“What do all Brazilians desire most in their wildest dreams?” Asked Étienne Ghys, French mathematician and researcher at the National Institute for Pure and Applied Mathematics (IMPA) in Rio de Janeiro.


Perhaps little reticent to give away their private desires, the rapt crowd of Brazilian Mathematical Olympiad medal winners remained silent, as Étienne played a clip from the 1980 film, ‘Bye Bye Brasil’, to reveal the answer.


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In it, the conjurer ‘Lord Gypsy, Master of Dreams’ asks the same question to a packed theatre house in the scorching dry heat of northern Brazil. “Profits and progress!” Replies a man in the front row. “To live forever?” posits another.


It turned out to be for it to snow in Brazil, just like in “all the civilized countries in the world” such as “Switzerland.. Germany.. France and England”, in a flash, the audience are deluged.  The magic man had made it snow in the tropics.


Étienne apologised that couldn’t quite do the same in the lecture hall at Riocentro, but he did deliver a fascinating hour on the history and geometry of snowflakes at the first public lecture at the ICM 2018. The audience were treated to a blizzard of images, histories and scientific discoveries all about our understanding (and lack of it) of the formation of snowflakes and the heroes who have illuminated this area of study. Unfortunately, however, there are no heroines in this story just yet.


Starting with the Swedish writer, Oluf Magnus, and his 16th century book on ‘the peoples of the north’, which contained the first known images of snowflakes and their formations, Étienne took us on a journey through time explaining how we have come to understand what we now know about this most beautiful of natural phenomena.


Next, was German mathematician Johannes Kepler, whose life’s work was all about understanding nature through math and symmetry. He was the first to notice that all snowflakes have six points and point out the relationship with the hexagonal structure of beehives and the symmetry of the 6th order. Keppler had imagined the molecular structure even though humans were centuries away from discovering that he was right.



Then, at the end of the 19th century, came the artist Wilson Bentley, who devoted himself to photographing snowflakes at his home in Vermont, USA. The audience oohed and aahed in delight at the sheer beauty as we were treated to some of the millions of images Bentley captured over a lifetime.


The physicists, William Bragg and Linus Pauling, discovered the hexagonal molecular structure of ice at the turn of the 20th century, exactly as Keppler had predicted 400 years earlier. Ukichiro Nakaya is credited as being the first person to create artificial snowflakes in his laboratory in Japan. He discovered that different forms of crystals are created at differing levels of temperature and humidity and are therefore like hieroglyphs from the clouds, as their structures allow you to understand the conditions in which they were created. Physicists, to this day, still don’t know why this is.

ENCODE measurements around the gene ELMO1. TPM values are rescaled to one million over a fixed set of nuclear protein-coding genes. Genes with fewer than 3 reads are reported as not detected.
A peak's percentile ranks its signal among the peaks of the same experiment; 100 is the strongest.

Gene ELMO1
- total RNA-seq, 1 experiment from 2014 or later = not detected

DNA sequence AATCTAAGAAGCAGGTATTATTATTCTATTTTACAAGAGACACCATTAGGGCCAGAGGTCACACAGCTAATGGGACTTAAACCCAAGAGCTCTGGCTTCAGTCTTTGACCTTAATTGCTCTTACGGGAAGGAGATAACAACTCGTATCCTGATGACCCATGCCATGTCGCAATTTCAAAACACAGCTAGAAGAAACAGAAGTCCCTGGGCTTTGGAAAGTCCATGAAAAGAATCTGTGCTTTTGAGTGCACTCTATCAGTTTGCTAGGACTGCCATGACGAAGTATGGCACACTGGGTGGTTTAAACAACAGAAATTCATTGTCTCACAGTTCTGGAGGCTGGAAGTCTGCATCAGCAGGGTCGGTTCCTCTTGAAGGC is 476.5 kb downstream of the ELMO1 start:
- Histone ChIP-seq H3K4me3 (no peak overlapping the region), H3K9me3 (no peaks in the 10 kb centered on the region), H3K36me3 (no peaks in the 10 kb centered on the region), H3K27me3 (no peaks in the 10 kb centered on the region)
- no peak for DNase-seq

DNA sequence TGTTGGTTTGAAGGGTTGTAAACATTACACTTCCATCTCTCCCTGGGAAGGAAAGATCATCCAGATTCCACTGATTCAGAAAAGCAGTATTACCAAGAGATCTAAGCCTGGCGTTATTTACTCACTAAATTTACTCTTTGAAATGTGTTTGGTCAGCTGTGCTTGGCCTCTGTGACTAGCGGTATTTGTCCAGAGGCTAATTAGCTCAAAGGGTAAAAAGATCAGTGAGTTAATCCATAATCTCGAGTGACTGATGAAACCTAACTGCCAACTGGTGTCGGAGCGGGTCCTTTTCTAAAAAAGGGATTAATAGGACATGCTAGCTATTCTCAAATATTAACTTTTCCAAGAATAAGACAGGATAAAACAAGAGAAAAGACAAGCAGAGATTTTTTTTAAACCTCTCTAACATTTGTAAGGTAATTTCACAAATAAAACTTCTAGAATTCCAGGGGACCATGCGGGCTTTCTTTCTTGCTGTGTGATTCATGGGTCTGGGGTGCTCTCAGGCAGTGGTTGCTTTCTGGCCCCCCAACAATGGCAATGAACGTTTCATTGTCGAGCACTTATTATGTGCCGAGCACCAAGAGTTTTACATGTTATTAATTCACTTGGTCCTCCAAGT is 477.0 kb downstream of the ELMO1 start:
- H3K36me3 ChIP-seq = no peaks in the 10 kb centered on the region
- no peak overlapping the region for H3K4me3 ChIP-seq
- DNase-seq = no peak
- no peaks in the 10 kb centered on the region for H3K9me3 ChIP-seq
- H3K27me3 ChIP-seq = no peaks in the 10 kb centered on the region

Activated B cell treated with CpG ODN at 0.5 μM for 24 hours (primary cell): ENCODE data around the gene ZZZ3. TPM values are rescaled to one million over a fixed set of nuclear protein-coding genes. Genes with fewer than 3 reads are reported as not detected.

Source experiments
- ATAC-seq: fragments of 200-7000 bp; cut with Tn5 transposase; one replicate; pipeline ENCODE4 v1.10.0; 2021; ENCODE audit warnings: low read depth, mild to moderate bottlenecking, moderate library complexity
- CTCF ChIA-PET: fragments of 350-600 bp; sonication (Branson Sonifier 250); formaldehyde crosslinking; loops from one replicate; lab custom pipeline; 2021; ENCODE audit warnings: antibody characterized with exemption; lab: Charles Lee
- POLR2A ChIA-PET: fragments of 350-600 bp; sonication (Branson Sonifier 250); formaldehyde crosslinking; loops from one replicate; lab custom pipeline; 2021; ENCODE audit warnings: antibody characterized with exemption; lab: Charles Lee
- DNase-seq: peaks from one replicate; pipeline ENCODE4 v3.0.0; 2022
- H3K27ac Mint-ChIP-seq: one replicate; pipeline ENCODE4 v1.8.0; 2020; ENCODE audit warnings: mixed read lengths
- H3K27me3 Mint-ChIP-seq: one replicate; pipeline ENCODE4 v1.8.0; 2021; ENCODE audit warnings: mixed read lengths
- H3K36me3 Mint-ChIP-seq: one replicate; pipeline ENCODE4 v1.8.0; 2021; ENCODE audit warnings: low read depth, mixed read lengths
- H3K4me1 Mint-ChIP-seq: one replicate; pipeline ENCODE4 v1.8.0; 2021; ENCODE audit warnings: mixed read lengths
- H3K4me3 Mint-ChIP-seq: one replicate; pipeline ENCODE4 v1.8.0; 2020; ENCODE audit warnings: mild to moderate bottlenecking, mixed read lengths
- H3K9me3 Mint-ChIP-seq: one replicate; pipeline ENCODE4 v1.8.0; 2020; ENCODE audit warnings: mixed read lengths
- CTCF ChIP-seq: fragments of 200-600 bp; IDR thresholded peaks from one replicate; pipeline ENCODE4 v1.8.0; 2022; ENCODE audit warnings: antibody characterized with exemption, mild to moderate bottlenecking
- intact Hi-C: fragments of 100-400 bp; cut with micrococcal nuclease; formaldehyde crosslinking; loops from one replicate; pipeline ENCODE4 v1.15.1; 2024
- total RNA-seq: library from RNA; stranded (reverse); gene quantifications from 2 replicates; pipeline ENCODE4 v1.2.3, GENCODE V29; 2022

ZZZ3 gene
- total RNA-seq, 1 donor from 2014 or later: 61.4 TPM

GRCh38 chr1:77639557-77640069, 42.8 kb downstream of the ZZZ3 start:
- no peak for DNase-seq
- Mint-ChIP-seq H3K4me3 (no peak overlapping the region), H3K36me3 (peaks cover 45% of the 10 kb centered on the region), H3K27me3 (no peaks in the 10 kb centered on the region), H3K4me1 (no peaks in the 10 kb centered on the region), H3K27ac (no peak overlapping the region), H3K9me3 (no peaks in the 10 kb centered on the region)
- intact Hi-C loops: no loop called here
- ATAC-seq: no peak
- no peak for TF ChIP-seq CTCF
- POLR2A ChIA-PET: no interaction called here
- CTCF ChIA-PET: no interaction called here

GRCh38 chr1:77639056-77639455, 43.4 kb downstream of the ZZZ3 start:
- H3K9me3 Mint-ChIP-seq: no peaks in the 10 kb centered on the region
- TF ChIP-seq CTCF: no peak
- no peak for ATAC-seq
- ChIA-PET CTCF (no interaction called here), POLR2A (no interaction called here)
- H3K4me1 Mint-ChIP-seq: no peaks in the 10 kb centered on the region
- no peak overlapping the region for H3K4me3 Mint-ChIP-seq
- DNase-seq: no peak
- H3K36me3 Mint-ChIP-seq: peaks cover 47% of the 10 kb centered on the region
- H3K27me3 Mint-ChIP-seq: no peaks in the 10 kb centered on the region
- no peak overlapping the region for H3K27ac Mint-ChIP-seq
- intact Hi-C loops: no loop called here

Étienne then explained how snowflakes are formed, before paying tribute to physicist, Norman Packard and mathematicians, Cliff Reitner, Janko Gravner and David Griffeath, who created and defined mathematical models for snowflake formation. The latter two created a program which generated realistic snowflake simulations they called ‘snowfakes’.


Finally, we learnt how the world’s greatest living snowflake expert, Kenneth Libbrecht, spent 15 years creating and photographing snowflake formations.


Ending with a nod to the future, Étienne reminded the young mathematicians in front of him how much there is still to discover on the subject.


Then told them of his own private dream.


“I, Étienne, would like so much to be the ‘master of dreams’ and of the clouds and the snow. But unfortunately, I’m not.” He lamented. “But I can dream. I dream that one day a medallist in this room will continue and complete this research. And the dream would be even more beautiful if it was to be a woman.”


Maybe Étienne’s dream will indeed come true. The young mathematicians in the crowd were clearly animated and inspired by the Frenchman and stayed behind to ask a whole series of questions.



“He managed to take something quite ordinary, at least in some countries, and explain the knowledge and mathematics behind it,” enthused Mattheus Henrique from the capital, Brasilia. “He showed us math is everywhere, whether it’s in nature or in our daily lives.”


Maybe Amanda Perez from Londrina in the south of Brazil could turn out to be the one to realize Étienne’s dream. Her twin loves of mathematics and physics are both involved in the study of snowflakes which still requires much more understanding. “It’s such an open question,” she said. “This means we can develop further research in this area, to discover more about it all.”